As ballet's gender roles grow increasingly blurred, more men than ever are reaching new heights: the tips of their toes.

It's no longer just Les Ballets Trockadero de Monte Carlo and the few pointe-clad male character parts, like in Cinderella or Alexei Ratmansky's The Bright Stream. Some male dancers are starting to experiment with pointe shoes to strengthen their feet or expand their artistry. Michelle Dorrance even challenged the men in her cast at American Ballet Theatre to perform on pointe last season (although only Tyler Maloney ended up actually doing it onstage).

The one problem? Pointe shoes have traditionally only been designed for women. Until now.


A Russian company called Siberian Swan has just announced the debut of the first pointe shoe model specifically designed for men, named "Rudolf" (after Nureyev, of course). It will be released next month, giving men an alternative to custom orders.

a male ballet dancer poses on a stage in second position on pointe

Yuri Kudriavstev

Courtesy Siberian Swan

Research shows that aside from being significantly longer on average, male feet are typically wider at the ball, instep and heel. Yet the heights of the ankle bones, instep and toes can be shorter. Men's feet are also typically less flexible, and they often support more weight.

So you can't simply make bigger pointe shoes and stick them on—they need a different design altogether to ensure a proper fit.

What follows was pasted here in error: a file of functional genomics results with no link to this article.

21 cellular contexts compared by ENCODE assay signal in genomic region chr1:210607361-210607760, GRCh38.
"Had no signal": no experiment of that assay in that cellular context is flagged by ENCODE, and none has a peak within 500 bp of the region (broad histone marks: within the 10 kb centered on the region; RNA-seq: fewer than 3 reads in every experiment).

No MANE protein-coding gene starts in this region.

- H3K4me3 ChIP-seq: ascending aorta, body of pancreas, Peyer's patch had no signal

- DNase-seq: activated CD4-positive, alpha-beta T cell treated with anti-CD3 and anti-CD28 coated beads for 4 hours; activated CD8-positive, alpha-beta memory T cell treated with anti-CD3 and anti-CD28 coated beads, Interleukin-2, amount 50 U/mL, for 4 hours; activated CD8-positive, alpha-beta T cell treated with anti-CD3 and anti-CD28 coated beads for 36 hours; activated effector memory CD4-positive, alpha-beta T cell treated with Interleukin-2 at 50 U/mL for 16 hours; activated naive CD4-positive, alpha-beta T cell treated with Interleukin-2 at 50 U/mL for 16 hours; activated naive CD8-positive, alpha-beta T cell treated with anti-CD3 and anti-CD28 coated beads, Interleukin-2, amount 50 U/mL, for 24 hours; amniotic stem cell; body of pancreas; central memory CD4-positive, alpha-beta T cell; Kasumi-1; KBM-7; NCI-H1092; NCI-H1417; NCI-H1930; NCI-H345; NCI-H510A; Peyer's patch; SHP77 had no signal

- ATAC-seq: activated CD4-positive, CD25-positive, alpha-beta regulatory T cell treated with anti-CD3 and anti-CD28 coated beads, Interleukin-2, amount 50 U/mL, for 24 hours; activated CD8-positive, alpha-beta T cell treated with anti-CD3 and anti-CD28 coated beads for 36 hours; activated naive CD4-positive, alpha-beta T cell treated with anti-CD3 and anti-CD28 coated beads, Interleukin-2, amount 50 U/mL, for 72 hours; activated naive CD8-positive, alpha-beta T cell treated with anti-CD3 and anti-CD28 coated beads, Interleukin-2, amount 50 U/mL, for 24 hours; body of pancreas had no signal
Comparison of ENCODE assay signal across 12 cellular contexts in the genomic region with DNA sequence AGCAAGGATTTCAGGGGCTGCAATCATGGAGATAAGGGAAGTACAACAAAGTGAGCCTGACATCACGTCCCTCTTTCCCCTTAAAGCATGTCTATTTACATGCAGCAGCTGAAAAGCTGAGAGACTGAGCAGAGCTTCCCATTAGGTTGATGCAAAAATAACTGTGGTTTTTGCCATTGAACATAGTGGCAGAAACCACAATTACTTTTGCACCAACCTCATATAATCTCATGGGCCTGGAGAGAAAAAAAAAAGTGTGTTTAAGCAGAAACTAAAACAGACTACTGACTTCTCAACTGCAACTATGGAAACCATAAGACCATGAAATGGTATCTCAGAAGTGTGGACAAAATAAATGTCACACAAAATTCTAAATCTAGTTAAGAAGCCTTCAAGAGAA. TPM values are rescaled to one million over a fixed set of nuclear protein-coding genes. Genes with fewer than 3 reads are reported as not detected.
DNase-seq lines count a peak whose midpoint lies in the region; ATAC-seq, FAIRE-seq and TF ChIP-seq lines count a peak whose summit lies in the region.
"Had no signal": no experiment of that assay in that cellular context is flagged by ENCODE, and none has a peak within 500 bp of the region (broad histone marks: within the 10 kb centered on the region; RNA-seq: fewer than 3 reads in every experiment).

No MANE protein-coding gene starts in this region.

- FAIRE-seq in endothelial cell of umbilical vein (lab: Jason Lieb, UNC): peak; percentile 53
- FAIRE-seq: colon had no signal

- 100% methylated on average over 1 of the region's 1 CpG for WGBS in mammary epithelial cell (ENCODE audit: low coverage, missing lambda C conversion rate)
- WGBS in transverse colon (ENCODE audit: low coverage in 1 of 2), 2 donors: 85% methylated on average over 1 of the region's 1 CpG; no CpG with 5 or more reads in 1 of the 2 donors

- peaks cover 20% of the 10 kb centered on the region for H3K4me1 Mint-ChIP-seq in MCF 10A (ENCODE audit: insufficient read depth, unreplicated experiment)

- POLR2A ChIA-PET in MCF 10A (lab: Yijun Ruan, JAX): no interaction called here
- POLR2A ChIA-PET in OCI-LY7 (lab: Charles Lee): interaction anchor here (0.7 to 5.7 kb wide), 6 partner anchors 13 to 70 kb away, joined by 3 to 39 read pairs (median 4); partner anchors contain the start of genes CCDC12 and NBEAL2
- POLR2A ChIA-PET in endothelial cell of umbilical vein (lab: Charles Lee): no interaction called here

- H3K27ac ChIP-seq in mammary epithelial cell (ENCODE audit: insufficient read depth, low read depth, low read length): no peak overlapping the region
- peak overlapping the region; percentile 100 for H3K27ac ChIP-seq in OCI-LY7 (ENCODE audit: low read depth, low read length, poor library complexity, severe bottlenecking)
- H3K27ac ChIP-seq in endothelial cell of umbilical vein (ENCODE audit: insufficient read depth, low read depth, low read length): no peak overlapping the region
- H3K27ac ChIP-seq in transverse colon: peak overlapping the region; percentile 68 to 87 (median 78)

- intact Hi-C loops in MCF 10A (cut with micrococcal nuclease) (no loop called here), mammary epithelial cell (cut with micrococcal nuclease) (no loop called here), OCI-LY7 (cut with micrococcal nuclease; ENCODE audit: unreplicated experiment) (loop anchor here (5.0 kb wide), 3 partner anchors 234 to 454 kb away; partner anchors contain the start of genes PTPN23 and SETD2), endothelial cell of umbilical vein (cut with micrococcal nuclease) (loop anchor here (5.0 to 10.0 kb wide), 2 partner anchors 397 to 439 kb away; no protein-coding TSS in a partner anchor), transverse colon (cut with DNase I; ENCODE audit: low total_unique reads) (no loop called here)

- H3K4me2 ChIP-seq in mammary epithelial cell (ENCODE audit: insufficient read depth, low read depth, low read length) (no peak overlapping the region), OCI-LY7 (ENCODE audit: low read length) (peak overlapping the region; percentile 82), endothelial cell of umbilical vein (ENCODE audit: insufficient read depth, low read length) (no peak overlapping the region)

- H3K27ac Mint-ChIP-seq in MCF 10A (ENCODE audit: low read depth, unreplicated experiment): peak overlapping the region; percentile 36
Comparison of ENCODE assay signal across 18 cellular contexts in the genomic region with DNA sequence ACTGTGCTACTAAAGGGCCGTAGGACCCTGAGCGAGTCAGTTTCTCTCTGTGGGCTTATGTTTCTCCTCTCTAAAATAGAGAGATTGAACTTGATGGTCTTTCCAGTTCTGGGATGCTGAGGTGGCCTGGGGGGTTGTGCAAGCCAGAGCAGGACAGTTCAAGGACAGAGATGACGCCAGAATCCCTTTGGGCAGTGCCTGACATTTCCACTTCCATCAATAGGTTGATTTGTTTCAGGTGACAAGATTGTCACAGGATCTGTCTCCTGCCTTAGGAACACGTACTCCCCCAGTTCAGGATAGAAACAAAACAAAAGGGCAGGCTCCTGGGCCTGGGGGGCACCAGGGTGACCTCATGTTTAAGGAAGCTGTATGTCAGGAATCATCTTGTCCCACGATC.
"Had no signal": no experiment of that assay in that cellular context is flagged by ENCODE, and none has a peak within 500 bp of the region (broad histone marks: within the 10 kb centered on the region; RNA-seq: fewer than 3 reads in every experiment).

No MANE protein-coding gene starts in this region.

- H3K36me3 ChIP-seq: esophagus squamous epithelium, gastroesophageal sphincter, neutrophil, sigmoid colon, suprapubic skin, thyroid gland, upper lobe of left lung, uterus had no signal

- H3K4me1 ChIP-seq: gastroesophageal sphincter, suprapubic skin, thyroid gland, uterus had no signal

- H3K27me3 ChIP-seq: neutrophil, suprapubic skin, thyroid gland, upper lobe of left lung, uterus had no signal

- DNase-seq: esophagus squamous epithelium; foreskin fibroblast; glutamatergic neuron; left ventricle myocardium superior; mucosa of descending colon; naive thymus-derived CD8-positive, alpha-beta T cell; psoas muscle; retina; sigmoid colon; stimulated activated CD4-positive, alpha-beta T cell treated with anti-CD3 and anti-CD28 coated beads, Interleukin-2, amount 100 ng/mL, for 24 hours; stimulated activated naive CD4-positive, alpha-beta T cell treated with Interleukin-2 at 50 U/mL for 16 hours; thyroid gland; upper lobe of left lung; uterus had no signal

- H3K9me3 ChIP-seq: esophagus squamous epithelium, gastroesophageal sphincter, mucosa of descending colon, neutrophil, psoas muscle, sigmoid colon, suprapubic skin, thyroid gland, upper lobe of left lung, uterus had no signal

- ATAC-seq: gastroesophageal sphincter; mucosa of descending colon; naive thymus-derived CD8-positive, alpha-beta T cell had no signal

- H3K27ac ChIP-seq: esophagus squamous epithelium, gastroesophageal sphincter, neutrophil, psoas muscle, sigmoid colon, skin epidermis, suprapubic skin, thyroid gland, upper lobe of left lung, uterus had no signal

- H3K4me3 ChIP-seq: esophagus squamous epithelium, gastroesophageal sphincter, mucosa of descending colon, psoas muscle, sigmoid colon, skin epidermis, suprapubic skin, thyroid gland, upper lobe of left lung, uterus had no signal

The Rudolf takes this into account, with a roomy box, medium-high vamp, a wide platform and medium profile. The shanks, made of plastic, are designed to support longer, less flexible feet, with options for medium, hard or super-hard strengths.

It's all the brain child of two former Bolshoi Ballet dancers who launched Siberian Swan three years ago to support the needs of their company, the State Ballet of Siberia. They since realized there was international demand beyond their studio.

Case in, well, point: Even though the Rudolf has not yet been officially released, it already has dozens of pre-orders.

The Conversation
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Angela Sterling, Courtesy PNB

Your teacher at Central Pennsylvania Youth Ballet, Marcia Dale Weary, recently passed away. What impact did she have on you?

I feel deeply indebted to her. She shaped my life's course, and I know that were it not for her, I would not be living out my dream today. She led by example through her remarkable commitment to her work, as well as her genuine kindness and generosity.

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